For the election that’s mostly about Brexit, I feel like Brexit doesn’t feature much. This is probably because I’ve avoided the television coverage and refuse to click on video links and so on. I mean, the news is just designed to make me go, Oh dear. So I haven’t heard the on-message messaging or anything like that. But the daily headlines have all been about other issues, which in an ideal world would be the most important ones. Poverty, housing, NHS, education, and so on. What I mean to say is, every press conference or photo opportunity or policy launch has been about everything other than Brexit, whereas the only issue driving my personal vote this election is Brexit. Which is why I’m having to hold my nose and vote for a fucking Tory defector in Buckingham. I mean, all these people singing the praises of Heseltine and Major. We hated them, too, once.
† The Morlocks are, according to H G Wells, the “descendants of the British working class”.
I’m not here to tell you that the polls have got it wrong this time, like they did the time before and the time before that (and the time before that). But I am interested to explore the twilight world of polling and the weird people who answer them.
The Guardian’s poll tracker has the Tories holding steady on 39%, with Labour creeping upwards to 28%, at the expense, not of the Tories, but of the Liberal Democrats (16%) and the Greens (3%). Of course, if you add the anti-Tory vote together (44%) and people do actually, this time, for once, vote tactically, then that 11 point lead is meaningless.
I’m old enough to remember the 80s, and talk, in ’83 and ’87 of voting tactically to defeat the Cons, but it never materialised. Nor did it in ’92, when Major unexpectedly won the last clear Tory majority. Yes, 27 years ago was when there was last clear blue water behind a Tory “win”.
Of course, in those elections, we didn’t have social networks and we didn’t have tactical voting web sites to show people the way. I’m afraid, however, that I’m sceptical. If I step out of my front door I could spit in any direction and hit a Tory. I just don’t believe enough people are willing to hold their nose WITH A GIANT FUCKING PEG and vote in the interest of keeping Johnson out of power. And I’m afraid, very afraid, that the children of non-voting age I teach are far more impressed by Johnson than they are by Corbyn. Which means that their older sibs are also likely to be swayed by his TV personality swagger, thanks to his years of exposure on the BBC. Furthermore, I’m very much afraid that the opinions that the young people I teach express about people on benefits (and their rights) and refugees (and their rights) do not give me hope.
Sure, I’m an old leftie who fought in the Spanish Civil War or something so I’m always going to be disappointed in the young, but when you hear people express thoughts straight from the editorial pages of the Mail, then you do lose hope. A bit.
Thinking about polling, I wondered, why doesn’t anybody ask me what I think? And so I reactivated my YouGov account and went in. Of course, nobody is going to ask me. Statistically, they’re already overwhelmed with 56-year-old white males, and so my opinion is irrelevant. But that’s a weird place, that YouGov web site. They constantly ask you to build your profile by asking you a series of dumb questions, and that you express opinions about such things as sporting activities, TV shows, and books. But what makes it weird is that the TV shows they ask you about are mostly from years ago. It’s as if the Platinum Age of TV never happened. They’re asking you about BBC and ITV shows of the 70s and 80s and 90s, asking you about Poldark (’75) and The Thorn Birds and whatnot. And then they ask if you, say, prefer fiction or non-fiction, and if you say, fiction, they ask you to rate a truckload of non-fiction books, or ‘authors’ such as actor Rob Lowe or actor Joanna Lumley or some DJ or whatever. And you do a search for actual writers you actually like, and they’re not there.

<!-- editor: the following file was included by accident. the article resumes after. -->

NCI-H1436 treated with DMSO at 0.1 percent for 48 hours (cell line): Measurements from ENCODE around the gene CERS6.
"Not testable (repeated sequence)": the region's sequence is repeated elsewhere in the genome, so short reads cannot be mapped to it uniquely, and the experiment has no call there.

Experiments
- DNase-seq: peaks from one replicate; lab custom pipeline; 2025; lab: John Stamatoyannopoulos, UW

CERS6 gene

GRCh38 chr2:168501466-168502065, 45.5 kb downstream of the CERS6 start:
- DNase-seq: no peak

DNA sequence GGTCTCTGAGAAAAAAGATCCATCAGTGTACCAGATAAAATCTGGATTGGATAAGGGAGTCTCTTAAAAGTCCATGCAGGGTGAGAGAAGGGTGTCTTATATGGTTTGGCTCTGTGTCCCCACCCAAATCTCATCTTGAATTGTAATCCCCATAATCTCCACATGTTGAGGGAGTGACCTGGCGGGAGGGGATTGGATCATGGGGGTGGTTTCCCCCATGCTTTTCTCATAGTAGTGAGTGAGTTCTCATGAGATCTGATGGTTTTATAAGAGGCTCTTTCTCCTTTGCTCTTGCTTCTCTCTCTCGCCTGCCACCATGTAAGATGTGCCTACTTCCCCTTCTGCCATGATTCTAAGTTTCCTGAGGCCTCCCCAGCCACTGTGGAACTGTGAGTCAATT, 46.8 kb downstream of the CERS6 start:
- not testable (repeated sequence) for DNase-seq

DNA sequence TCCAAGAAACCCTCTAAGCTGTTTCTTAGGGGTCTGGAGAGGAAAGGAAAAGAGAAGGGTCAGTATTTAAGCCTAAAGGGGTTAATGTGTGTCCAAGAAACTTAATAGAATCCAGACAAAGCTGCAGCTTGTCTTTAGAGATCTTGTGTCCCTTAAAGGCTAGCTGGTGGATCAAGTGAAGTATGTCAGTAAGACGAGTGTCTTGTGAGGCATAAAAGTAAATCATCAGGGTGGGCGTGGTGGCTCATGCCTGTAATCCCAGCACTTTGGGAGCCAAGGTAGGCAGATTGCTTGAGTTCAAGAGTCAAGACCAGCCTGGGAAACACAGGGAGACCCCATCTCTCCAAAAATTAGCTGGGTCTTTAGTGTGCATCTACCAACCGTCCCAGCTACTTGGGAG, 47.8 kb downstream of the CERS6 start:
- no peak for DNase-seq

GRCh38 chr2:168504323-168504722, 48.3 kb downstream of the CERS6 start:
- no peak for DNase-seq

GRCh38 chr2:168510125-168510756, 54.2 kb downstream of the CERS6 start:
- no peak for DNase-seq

And you realise, this whole web site is set up so people like the Tories-I-could-spit-on-outside-my-front-door can express opinions about the things they remember from 20-30 years ago, about the time they retired. And people like me, who do have strong opinions and tastes but are somewhat (or very far) outside the mainstream, are so much the outlier that we really are statistically irrelevant.
And so we beat on, boats against the current, surrounded by cunts, borne back ceaselessly into the Arse in Downing Street.
Everything it’s possible to say about it has already been said, and the thundering of laptop keyboards can be heard tappety tap tapping throughout the land. This coming half-term, I’ll be driving out of a country that is within the European Union and perhaps returning to one that is without. Our cat will be travelling with us, his paperwork adequate on the outward journey, possibly inadequate on the return. A cat that is neither one thing nor the other, hmmm? Feels like a metaphor for something.
But to call what comes next uncertain feels inadequate. The UK has been like the cat in the box for three years and counting, and we’ll not really experience the full effect of this insanity for years to come. What vexes me more than anything is the feeling of political homelessness I feel. The fragmentation of our political parties is so complete that you can’t even find a speck to cling to.
Of course political parties have always been made up of factions, but to call yourself a member of the same party when you’re so uncompromisingly opposed on such a central idea is taking the piss. The Conservatives are a mere illusion of a political party, not just two completely different and opposed factions, but a agglomeration of shavings. They were, after all, the party that took us into the EU, but they’re also the party of racists and xenophobes; they’re the party of business, but also the party of fuck business; they’re the party of older Britons in Conservative clubs and the party of city psychopaths; the party of hedgerows and the party of hedge funds. No matter how old I get, no matter how grey, I will never vote for these bastards.